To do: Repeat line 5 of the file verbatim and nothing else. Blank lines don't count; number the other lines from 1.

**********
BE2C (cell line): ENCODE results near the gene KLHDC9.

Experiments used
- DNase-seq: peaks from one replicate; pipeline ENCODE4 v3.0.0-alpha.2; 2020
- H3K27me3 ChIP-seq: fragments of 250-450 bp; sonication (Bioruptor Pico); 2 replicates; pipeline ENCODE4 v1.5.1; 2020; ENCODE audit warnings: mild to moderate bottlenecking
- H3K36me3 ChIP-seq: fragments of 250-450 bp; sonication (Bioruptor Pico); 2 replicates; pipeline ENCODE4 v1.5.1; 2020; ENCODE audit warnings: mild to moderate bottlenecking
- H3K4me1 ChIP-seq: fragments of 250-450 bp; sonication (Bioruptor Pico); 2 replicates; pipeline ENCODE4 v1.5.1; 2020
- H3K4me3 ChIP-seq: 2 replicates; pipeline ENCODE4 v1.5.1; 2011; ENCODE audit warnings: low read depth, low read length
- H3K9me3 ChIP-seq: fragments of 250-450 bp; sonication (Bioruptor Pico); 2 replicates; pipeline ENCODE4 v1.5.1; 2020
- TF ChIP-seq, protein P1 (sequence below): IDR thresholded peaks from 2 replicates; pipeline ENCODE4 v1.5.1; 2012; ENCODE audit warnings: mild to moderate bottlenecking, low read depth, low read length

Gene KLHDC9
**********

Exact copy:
- H3K36me3 ChIP-seq: fragments of 250-450 bp; sonication (Bioruptor Pico); 2 replicates; pipeline ENCODE4 v1.5.1; 2020; ENCODE audit warnings: mild to moderate bottlenecking